‘There is something weird going on’
Ghost stories are pouring out of the Sackville area
By: Yvette D’Entremont – The Daily News
Published: April 1, 2002
There are a lot of weird things going on in the Sackville-Beaver Bank region these days.
Author Darryll Walsh crouches near the old military radar station along Beaver Bank Road – Mike Dembeck
Darryll Walsh, a parapsychology lecturer at the Nova Scotia Community College in Halifax, says there are more reports of ghosts and paranormal phenomena coming out of Beaver Bank and Sackville than anywhere else in Nova Scotia.
“Cape Breton has always been the most haunted area of Nova Scotia, but Cape Breton stories are much more traditional Irish, English, even French stories from an oral tradition,” Walsh says.
“But there are so many different stories coming from the Sackville-Beaver Bank area that t literally has the most stories and the most ongoing, more modern stories.”
Walsh, director of the Centre for Parapsychological Studies in Canada and author of Ghosts of Nova Scotia, says he first discovered the abundance of ghostly tales from Sackville-Beaver Bank while researching his book.
Published in 2000, it chronicles sine if the region’s ghosts.
It includes the Cobequid railway ghost, reported to be the wife of a man killed in the spot more than century ago.
Another longstanding story from the region is the tale of the ghostly woman in white sometimes seen at the Fultz House in Sackville.
A benevolent ghost occasionally reported since the 1970s is said to haunt the basement of L.C. Skerry School in Waverley.
More recently, stories of strange occurrences at the abandoned military base in Beaver Bank have emerged. Walsh said observers have walked to the radar station in the evening and seen mysterious glowing lights with no obvious source.
“There’s something weird going on at that old military base,” Walsh said. “There seem to be mysterious balls of lights appearing where the old military base was.”
Walsh also has contacts at the Beaver Bank Villa who told him about sightings of a ghostly man who walks through the area. And he has heard several stories about the Beaver Bank Road ghost.
“Along the Beaver Bank Road, just before you get to the Beaver Bank turn off to go into the villa, there apparently is a ghost that has been seen a few times over the years,” Walsh said. “A white almost formless but vaguely human, witchlike ghost flies from left to right across the road.”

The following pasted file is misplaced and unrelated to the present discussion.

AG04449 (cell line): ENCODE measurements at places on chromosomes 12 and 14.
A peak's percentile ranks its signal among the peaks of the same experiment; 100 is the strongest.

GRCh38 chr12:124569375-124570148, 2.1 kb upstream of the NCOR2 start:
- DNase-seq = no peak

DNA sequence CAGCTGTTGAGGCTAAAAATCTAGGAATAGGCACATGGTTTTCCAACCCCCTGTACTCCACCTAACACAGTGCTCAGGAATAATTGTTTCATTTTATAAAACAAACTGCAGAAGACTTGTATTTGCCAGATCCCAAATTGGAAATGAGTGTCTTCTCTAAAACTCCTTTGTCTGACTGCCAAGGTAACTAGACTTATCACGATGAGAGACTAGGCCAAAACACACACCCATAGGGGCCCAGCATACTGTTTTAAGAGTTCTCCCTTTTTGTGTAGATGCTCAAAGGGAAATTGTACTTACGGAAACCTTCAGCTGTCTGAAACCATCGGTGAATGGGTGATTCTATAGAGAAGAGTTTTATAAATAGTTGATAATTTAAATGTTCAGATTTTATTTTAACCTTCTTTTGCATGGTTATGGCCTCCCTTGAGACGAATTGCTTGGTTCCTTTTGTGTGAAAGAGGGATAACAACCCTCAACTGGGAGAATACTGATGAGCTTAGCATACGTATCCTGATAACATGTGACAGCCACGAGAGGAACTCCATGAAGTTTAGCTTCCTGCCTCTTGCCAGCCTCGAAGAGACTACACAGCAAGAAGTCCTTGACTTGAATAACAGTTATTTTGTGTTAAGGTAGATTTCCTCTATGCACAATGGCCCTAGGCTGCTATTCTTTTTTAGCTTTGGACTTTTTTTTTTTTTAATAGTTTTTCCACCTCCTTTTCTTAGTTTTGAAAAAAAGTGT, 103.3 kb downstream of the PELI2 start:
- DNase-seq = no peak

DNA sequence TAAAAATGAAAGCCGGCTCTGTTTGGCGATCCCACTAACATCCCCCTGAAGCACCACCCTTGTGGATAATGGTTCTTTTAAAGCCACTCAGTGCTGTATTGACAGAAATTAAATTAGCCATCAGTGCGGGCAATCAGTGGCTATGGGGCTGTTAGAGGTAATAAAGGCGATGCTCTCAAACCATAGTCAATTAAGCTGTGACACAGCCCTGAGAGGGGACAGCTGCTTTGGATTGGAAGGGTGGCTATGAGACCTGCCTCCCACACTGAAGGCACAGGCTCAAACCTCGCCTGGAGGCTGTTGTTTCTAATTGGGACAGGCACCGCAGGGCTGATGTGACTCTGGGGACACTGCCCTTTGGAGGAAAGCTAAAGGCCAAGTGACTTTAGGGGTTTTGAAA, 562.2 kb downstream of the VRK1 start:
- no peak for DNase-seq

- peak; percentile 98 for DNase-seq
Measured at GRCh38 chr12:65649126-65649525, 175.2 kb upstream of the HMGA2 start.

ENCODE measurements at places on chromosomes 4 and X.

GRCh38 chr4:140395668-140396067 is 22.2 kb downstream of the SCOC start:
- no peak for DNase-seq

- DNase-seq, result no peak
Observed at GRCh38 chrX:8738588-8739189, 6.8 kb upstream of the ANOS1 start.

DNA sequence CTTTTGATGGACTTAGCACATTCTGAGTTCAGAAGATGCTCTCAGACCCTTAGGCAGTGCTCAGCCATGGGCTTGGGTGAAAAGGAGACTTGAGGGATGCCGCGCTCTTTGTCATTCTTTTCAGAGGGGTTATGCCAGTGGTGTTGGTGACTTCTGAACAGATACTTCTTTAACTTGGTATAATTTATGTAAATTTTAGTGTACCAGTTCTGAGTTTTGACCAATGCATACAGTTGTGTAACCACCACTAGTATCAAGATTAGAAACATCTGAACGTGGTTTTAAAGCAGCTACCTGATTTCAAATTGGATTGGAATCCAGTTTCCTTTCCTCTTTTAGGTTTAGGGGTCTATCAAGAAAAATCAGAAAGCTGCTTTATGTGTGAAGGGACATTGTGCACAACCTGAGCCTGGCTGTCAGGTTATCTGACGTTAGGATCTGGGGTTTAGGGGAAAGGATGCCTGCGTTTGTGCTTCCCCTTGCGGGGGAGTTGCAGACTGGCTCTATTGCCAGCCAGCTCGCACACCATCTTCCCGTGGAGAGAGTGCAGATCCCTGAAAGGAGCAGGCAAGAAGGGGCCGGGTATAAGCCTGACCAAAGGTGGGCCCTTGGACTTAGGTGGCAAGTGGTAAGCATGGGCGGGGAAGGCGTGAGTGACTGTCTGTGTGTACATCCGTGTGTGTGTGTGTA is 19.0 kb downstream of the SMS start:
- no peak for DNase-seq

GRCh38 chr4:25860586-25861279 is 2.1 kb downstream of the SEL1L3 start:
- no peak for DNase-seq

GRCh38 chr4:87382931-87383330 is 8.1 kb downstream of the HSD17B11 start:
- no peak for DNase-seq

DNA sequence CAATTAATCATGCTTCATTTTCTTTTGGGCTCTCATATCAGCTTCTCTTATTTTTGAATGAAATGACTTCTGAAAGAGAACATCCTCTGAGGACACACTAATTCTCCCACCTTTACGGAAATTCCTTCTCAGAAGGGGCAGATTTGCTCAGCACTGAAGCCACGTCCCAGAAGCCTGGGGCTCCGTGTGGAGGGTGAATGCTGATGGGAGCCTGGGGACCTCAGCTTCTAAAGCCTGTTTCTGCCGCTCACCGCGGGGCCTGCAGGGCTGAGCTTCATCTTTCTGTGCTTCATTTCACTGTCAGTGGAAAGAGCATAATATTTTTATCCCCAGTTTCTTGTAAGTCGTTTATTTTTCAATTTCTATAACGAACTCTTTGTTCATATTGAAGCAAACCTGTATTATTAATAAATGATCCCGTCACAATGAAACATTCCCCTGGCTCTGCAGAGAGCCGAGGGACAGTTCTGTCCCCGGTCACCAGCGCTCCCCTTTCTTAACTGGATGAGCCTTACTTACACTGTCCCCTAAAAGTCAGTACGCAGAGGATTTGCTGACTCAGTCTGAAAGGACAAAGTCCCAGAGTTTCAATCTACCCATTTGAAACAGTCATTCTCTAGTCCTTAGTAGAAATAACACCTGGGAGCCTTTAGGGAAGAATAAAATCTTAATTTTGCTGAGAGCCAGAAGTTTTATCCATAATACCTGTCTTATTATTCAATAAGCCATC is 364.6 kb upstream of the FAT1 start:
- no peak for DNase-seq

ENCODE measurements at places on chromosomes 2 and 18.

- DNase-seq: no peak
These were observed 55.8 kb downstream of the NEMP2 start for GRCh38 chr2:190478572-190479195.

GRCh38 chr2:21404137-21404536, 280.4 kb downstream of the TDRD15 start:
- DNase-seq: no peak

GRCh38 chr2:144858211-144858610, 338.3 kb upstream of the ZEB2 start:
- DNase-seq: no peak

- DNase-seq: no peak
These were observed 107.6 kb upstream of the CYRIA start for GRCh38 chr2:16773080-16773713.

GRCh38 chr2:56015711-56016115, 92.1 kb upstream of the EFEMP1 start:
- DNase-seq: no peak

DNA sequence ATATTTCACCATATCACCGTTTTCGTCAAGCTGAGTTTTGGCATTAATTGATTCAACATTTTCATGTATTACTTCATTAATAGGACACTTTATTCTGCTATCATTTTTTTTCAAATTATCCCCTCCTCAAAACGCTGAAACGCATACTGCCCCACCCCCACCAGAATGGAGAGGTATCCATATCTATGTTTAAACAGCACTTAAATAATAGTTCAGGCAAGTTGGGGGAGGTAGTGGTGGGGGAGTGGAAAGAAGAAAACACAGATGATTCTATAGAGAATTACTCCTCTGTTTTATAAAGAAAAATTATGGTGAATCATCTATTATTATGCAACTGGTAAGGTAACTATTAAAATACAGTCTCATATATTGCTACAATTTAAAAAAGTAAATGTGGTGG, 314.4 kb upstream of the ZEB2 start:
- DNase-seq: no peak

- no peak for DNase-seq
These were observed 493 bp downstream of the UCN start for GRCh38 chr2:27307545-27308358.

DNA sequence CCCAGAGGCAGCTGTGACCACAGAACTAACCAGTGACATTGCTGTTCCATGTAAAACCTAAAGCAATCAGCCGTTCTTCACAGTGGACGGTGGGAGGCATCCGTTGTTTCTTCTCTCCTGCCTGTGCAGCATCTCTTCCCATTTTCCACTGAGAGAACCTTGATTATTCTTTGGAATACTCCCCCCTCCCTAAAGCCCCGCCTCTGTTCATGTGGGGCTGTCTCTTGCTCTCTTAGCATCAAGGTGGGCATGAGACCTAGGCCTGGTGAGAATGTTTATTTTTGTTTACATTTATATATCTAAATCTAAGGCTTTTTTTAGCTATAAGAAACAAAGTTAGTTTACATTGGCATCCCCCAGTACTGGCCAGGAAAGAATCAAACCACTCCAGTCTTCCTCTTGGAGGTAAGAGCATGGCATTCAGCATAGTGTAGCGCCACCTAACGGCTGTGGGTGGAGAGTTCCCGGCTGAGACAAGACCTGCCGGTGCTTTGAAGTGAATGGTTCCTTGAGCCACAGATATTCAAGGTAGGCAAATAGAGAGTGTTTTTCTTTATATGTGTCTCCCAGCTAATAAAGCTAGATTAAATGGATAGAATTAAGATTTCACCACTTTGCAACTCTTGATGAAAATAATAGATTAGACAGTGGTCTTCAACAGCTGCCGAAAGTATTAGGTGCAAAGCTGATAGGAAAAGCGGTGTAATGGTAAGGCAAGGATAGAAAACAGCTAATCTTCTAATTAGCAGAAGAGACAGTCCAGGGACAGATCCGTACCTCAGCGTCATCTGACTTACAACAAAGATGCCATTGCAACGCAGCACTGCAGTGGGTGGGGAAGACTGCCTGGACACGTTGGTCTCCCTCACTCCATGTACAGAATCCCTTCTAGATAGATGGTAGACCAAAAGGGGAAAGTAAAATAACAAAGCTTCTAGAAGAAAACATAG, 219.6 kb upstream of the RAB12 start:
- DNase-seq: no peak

A similar story emerged from the area where the Waverley Road meets the Cobequid Road. A female ghost has also been spotted by passing motorists along that stretch of road.
Walsh has visited homes in the Upper Sackville and Mount Uniacke that are reported to be haunted. Weird voices, murmurings, doors opening and closing by themselves and reports of a ghostly presence in the basement led one family to abandon their home.
And then there’s the legend of Joe Santos’ ghost.
“On the Waverley Road there’s an old 18 wheeler truck that picks up people and gives them a drive,” Walsh said.
“They say it’s the ghost of Joe Santos’s, who was killed in a truck accident. Starting in the mid-1960s, it’s said he’d pick up hitch hikers, drop them off, and they’d later find out he wasn’t alive.”
Walsh has never seen a ghost himself, and he believes 95 percent of all “paranormal” activities can be explained. But he’s convinced there’s something unusual happening in the Sackville-Beaver Bank area. He’s actively investigating eight to 10 stories from the region.
“Some appearances of hauntings or ghosts seem to also be connected with earth stress, tectonic stress, earthquakes and stuff like that,” he said.
“We have to do a geological survey on Beaver Bank because there are too many weird things going on out there. It’s a mystery, but I love mysteries.”